AMES, Iowa -- Andrew Yang didn't make the cut to appear on the debate stage, so the Democratic presidential candidate employed another method Tuesday that he said would help explain to voters his fears about automation's impact on the American economy.
"I've been told over and over again, when you're on the debate stage people don't see the actual substance of the argument because you're kind of compressed in a 60-second time crunch," Yang told a few hundred people in an art gallery, standing in front of a PowerPoint presentation projected on a wall. "You're all here for Andrew Yang's version of a Netflix special."
He rolled through job-loss statistics that he argued led to the election of President Donald Trump, and warned of automation causing the loss of 2.5 million jobs annually in retail, driving and other job sectors.
"The reason Donald Trump is president today is because we automated away 4 million manufacturing jobs in the last few years. And where were those jobs? Ohio, Michigan, Pennsylvania, Wisconsin, Missouri and 40,000 right here in Iowa," Yang said. "I have been to a town that lost their manufacturing jobs here in Iowa. After the plant closed, the shopping center closed, and then people left and then the school shrank. The town has never recovered."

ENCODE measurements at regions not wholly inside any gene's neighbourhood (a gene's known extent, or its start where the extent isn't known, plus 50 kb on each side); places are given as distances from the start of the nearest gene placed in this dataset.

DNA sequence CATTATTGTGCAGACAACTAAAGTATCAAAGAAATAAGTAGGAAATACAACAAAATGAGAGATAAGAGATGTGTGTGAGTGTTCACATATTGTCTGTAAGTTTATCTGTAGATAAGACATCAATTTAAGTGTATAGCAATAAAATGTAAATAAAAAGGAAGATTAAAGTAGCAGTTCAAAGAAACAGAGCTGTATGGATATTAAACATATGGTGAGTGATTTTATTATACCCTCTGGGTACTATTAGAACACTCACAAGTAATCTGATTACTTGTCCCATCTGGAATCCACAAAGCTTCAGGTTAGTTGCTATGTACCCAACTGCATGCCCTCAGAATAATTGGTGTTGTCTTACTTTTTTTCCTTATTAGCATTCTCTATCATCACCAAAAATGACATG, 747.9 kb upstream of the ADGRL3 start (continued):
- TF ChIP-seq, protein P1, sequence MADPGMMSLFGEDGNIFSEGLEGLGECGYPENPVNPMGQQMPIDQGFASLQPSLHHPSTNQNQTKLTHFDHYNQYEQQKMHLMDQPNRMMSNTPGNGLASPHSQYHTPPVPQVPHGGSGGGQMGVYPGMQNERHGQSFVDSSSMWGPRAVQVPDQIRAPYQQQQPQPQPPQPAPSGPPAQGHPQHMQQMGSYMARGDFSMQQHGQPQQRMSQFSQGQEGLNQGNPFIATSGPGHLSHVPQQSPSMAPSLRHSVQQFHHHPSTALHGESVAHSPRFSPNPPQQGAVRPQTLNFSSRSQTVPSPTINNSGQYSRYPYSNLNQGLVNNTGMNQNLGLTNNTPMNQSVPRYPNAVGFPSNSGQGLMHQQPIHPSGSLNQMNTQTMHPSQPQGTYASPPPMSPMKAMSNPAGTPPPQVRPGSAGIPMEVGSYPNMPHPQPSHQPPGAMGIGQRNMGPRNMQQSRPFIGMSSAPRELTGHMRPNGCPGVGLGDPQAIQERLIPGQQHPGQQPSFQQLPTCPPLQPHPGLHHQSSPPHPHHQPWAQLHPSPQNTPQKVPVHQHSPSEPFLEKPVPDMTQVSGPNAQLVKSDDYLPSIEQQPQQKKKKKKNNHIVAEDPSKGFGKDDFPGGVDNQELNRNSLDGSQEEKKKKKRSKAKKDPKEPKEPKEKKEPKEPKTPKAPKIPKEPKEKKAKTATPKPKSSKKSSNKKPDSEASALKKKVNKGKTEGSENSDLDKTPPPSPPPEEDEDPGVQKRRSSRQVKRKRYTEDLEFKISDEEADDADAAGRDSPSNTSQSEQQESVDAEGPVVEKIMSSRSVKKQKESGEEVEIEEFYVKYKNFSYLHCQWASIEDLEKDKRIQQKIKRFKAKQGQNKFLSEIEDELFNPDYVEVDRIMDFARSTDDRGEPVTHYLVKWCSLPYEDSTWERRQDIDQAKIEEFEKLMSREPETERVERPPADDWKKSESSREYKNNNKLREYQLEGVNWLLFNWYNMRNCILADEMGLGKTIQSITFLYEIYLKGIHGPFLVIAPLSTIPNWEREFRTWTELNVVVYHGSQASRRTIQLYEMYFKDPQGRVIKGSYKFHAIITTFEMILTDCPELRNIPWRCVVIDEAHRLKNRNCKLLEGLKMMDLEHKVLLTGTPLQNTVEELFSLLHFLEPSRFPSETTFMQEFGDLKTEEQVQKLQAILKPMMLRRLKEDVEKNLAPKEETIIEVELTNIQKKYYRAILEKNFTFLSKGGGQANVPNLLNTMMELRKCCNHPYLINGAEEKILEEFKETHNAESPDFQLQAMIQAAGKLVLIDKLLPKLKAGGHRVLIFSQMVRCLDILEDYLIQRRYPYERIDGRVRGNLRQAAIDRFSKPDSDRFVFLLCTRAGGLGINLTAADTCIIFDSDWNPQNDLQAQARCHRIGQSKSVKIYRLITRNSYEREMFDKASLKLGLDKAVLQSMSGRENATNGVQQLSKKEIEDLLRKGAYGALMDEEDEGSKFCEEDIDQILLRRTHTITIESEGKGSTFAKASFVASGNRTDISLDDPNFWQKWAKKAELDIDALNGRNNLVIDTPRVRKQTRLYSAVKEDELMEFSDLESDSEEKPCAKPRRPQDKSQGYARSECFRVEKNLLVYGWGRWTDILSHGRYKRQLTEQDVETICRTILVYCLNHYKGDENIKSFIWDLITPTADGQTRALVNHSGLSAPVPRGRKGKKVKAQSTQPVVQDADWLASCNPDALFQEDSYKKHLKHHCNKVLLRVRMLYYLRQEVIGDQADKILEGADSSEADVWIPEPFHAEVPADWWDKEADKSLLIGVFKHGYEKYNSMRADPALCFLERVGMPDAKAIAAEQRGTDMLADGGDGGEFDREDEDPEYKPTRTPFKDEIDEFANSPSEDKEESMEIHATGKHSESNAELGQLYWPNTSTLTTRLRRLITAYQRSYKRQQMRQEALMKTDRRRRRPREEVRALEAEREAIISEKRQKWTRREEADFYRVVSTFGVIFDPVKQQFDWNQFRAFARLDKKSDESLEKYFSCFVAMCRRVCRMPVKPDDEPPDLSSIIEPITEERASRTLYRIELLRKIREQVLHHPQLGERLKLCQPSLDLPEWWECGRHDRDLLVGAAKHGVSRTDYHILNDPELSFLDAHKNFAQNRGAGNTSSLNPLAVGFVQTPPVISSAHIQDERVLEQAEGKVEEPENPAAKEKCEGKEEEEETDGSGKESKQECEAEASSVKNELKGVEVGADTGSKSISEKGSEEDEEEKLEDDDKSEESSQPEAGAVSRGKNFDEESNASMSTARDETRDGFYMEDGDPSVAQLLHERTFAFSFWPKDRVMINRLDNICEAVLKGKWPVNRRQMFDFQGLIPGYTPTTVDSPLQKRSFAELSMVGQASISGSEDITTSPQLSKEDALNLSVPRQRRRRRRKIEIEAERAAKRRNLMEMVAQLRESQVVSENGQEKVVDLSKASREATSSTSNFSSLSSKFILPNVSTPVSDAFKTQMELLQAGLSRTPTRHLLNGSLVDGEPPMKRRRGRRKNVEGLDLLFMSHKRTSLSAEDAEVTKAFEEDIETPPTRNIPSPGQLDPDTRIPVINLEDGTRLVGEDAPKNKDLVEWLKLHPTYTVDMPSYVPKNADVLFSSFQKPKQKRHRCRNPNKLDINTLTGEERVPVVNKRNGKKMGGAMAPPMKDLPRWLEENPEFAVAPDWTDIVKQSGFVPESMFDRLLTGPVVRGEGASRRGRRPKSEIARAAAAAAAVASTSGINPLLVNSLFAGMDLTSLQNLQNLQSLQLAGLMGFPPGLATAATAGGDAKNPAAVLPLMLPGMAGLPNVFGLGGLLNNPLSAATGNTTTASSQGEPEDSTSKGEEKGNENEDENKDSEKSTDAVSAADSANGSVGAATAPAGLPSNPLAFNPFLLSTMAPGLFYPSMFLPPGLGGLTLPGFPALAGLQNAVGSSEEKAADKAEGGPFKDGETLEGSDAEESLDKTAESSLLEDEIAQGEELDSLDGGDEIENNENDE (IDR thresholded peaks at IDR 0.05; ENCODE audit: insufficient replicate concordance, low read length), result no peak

Yang touted his universal basic income of $1,000 per month for every adult American citizen as the solution.
It was a message that resonated with Lisa Kuehl, 60. The retired airline pilot had been planning on caucusing for former South Bend, Ind., Mayor Pete Buttigieg. But after seeing Yang speak in Ames, she was leaning toward supporting him instead.
"I really liked what I heard," she said. "I liked the slideshow, the facts, the data. You can talk all you want about these issues, but sometimes the presentation format needs to be different for it to resonate. And I saw that, especially the explanation of why Donald Trump won so many of the industrial states."
Kuehl was worried that Yang's absence from the debate stage could harm his prospects.
"I think at this point if you're not out there, people might forget about you," she said. "It's like in the laws of learning: The last thing you hear is what you remember."
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